Netanyahu hopes health minister won’t quit, but says coalition not affected

UTJ’s Yaakov Litzman declares he is stepping down as health minister over infrastructure work on rail lines carried out on Shabbat

Prime Minister Benjamin Netanyahu (L) congratulates then-incoming Deputy Health Minister Yaakov Litzman at the Health Ministry in Jerusalem, on May 20, 2015. (Amos Ben Gershom/ GPO/Flash90)
Prime Minister Benjamin Netanyahu (L) congratulates then-incoming Deputy Health Minister Yaakov Litzman at the Health Ministry in Jerusalem, on May 20, 2015. (Amos Ben Gershom/ GPO/Flash90)

Prime Minister Benjamin Netanyahu said Friday afternoon he hoped Health Minister Yaakov Litzman would rescind his resignation, hours after ultra-Orthodox leader Litzman, head of the coalition’s United Torah Judaism party, announced he was quitting his post in protest over infrastructure work on rail lines which is being carried on the Sabbath.

“The prime minister greatly values Minister Litzman, and hopes he will not quit the government,” said a statement issued on Netanyahu’s behalf.

Health Minister Yaakov Litzman at his office in the Health Ministry, Jerusalem, April 13, 2016. (Hadas Parush/Flash90)

The statement clarified that, even if Litzman does formally tender his ministerial resignation on Sunday, United Torah Judaism will not bolt the coalition, and therefore Netanyahu’s governing majority will remain intact. “The heads of the factions have clarified that they do not intend to leave the coalition,” the statement said, noting that the government would work to find the “best solution” it can to the crisis “to both respect the Sabbath and ensure safe, ongoing public transport.”

Netanyahu’s government “is the best for the people of Israel in all respects,” the statement asserted, and “seeks to find a golden path in order to continue its strong, stable governance.”

MKs from UTJ and its predecessor ultra-Orthodox Ashkenazi parties have tended not to take ministerial positions in the governments in which they sit, preferring to limit themselves to posts as deputy ministers and committee heads — a reflection of a certain ambivalence regarding the secular Jewish state. Litzman himself entered the current coalition as a deputy minister in 2015 before taking up his ministerial position.

Welfare Minister Haim Katz, whose ministry is the country’s chief labor regulator, announced on Friday morning that he had authorized the work on the train lines to be carried out on the Jewish day of rest because failure to do so could endanger lives.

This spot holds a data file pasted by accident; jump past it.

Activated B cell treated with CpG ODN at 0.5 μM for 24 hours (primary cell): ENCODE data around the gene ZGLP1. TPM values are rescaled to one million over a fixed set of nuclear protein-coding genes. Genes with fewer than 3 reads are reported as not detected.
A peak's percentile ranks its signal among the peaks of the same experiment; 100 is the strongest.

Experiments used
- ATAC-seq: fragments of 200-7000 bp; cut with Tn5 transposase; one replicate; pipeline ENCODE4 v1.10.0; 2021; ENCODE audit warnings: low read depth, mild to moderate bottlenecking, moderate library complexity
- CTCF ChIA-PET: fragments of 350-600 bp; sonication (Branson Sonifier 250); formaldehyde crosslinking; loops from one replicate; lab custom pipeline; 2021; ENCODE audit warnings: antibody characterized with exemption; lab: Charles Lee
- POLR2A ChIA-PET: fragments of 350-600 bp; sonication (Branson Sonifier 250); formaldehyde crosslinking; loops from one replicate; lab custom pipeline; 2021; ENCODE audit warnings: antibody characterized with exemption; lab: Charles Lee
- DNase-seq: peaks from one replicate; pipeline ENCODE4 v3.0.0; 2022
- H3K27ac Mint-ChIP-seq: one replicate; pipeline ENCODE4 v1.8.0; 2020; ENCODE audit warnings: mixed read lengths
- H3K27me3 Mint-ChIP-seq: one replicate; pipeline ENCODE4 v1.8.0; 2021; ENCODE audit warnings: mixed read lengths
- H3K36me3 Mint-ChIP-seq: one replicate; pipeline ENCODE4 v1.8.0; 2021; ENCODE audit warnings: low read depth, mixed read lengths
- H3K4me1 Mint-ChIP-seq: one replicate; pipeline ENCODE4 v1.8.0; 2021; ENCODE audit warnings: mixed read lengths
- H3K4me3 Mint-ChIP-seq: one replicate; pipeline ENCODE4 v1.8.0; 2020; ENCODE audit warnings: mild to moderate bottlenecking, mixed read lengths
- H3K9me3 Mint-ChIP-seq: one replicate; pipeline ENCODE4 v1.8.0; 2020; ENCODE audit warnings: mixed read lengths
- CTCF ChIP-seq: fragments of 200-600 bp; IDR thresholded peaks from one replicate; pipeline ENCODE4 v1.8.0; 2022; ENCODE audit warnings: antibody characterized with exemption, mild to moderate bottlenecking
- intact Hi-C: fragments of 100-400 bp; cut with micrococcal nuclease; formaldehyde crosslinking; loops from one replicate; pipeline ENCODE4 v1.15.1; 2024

Minister of Welfare and Social Affairs Haim Katz. (Marc Israel Sellem/POOL)

“After thorough examination, I authorized only essential work to ensure the safety of rail traffic and if it were not carried out it could endanger lives,” Katz announced. “This decision reflects full consideration for the feelings of the religious public, on the one hand, and maintaining the routine of the train passengers on Sunday.”

“For the past year, every weekend I have weighed the needs of the railways against the sanctity of Shabbat and it has passed quietly,” Katz told Israel Radio, adding that he didn’t know why this Shabbat had suddenly become an issue that required Litzman to quit.

Shortly after Katz’s comments, Litzman told Netanyahu he was quitting and would formally submit his letter of resignation on Sunday. He had spoken to his religious leader Rabbi Yaakov Aryeh Alter, the head of the Ger Hasidic movement, who ruled that it was not permissible to do the work on Shabbat, Hadashot news (formerly Channel 2) reported.

In the ultra-Orthodox newspaper “Hamodia” which is owned by Litzman, he wrote, “We, as senior partners in the coalition, also have matters which are important to us… For the sake of the obligation to preserve the Jewish values of the state, we are in the government, influencing it.”

The statement suggested the party plans to continue to influence the government — that is, it will not quit the ruling coalition even after Litzman resigns.

Illustrative: An Israel Railways train passes the Ayalon Highway, near the Arlozorov Street ‘Central’ train station in Tel Aviv, August 23, 2016. (Miriam Alster/Flash90)

According to reports, the infrastructure work scheduled for the coming weekend is complex and requires the participation of over 100 Jewish workers, a particularly thorny issue for ultra-Orthodox parties.

The Jerusalem-Tel Aviv fast train would be set back four months were work not carried out on Saturdays, sources in Israel Railways told Hadashot news.

In the past, similar crises were solved through one-time compromises that saw the use of non-Jewish workers only, but that is reportedly not possible for the upcoming project due to the nature of the work, which involves upgrading the train signalling system and requires specific employees with certain technical skills who cannot be readily replaced.

According to Army Radio, the work also will draw on the skills of German engineers who have arrived in Israel to work on the signaling system over the weekend.

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